Hymn to St Cecilia, Op. 27 is a choral piece by Benjamin Britten (1913–1976), a setting of a poem by W. H. Auden written between 1940 and 1942. Britten had wanted to write a piece dedicated to St Cecilia for a number of reasons. Firstly, he was born on St Cecilia’s day; secondly, St Cecilia is the patron saint of music; and finally, there is a long tradition in England of writing odes and songs to St Cecilia.
Edward Benjamin Britten (1913 – 1976) was an English composer, conductor, and pianist. He was a central figure of 20th-century British music and composed a range of works including opera, other vocal music, orchestral and chamber pieces.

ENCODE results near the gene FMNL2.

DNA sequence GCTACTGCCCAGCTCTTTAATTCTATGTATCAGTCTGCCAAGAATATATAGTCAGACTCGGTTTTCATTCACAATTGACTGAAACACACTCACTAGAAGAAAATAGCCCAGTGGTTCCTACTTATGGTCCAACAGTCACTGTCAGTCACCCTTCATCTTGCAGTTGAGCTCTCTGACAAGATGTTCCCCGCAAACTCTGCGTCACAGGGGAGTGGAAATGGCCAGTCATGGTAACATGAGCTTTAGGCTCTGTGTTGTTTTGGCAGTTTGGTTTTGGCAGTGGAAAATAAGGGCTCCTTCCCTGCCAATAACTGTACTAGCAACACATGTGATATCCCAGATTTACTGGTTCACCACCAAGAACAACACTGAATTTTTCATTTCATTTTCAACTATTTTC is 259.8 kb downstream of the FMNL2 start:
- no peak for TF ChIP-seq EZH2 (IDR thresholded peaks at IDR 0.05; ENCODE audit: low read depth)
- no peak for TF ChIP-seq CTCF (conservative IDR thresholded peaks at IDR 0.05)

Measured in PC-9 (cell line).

Britten composed the piece as three contrasting movements which are described here:
The three ‘movements’ are completely different from each other. The first has a kind of ‘ground bass’ moving through it started by the tenors in the first bar and passing between them and the basses. Over this bass, the upper parts sing flowing compound time phrases which are almost hymn-like. The refrain at the end of the verse is a unison version of the initial flowing melody sung by the sopranos.
The second section is a scherzo which gives Britten his ‘middle movement’ contrast. This is marked to be sung extremely quickly. A feeling of the ‘ground bass’ from the first section returns as a binding motif throughout this section in long notes.
The final section is more extended and begins with an ostinato bass which feels slightly menacing. Over this, Britten builds contrapuntal phrases in the upper parts with longer note values. Four solo voices are featured in the next section. The final refrain uses the familiar melody from the opening and brings the work to its quiet end.